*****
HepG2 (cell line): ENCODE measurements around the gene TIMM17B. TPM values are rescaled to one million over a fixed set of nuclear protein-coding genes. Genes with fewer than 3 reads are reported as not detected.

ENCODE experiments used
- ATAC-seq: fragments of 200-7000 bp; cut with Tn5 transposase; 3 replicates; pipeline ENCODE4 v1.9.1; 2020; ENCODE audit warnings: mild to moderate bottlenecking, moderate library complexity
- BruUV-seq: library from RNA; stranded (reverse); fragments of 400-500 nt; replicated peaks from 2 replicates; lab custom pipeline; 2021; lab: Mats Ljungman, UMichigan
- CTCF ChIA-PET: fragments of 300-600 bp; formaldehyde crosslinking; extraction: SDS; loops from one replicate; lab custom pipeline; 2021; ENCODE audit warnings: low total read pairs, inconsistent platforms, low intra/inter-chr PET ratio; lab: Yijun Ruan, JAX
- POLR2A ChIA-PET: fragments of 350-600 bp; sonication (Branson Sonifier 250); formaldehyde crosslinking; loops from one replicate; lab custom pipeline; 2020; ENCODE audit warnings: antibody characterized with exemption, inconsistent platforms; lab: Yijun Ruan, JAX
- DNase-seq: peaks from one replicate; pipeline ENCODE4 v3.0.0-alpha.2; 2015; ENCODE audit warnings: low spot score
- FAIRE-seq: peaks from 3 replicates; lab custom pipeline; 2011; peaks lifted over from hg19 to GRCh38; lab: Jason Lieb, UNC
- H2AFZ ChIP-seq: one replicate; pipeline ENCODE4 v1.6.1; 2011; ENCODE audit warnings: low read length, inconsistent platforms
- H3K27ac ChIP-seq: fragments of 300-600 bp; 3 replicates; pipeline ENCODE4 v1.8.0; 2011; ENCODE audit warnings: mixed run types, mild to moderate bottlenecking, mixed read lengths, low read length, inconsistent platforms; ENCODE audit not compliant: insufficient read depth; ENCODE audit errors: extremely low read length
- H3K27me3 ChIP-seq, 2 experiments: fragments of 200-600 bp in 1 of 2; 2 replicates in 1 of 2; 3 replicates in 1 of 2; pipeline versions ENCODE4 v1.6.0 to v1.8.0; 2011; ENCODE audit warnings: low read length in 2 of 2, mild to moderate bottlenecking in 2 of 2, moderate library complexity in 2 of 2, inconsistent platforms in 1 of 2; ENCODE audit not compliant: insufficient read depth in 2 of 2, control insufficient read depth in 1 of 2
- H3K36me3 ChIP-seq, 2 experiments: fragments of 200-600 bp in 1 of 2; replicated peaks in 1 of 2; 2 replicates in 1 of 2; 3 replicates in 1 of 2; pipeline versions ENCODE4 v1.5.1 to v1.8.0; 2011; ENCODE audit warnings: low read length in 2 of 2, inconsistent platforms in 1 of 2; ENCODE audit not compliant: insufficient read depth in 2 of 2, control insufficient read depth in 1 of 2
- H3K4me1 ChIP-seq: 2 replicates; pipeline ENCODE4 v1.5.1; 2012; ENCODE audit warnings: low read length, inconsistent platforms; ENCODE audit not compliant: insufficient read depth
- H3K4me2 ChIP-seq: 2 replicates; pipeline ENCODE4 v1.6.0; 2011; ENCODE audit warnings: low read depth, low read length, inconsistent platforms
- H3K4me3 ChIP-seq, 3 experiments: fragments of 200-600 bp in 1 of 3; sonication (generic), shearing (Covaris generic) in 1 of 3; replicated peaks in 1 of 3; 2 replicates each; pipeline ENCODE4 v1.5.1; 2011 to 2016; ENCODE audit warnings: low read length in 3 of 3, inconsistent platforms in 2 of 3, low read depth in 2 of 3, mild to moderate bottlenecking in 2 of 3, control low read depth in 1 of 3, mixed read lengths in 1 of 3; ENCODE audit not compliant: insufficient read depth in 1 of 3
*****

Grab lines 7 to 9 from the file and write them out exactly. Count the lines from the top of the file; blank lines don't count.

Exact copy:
- DNase-seq: peaks from one replicate; pipeline ENCODE4 v3.0.0-alpha.2; 2015; ENCODE audit warnings: low spot score
- FAIRE-seq: peaks from 3 replicates; lab custom pipeline; 2011; peaks lifted over from hg19 to GRCh38; lab: Jason Lieb, UNC
- H2AFZ ChIP-seq: one replicate; pipeline ENCODE4 v1.6.1; 2011; ENCODE audit warnings: low read length, inconsistent platforms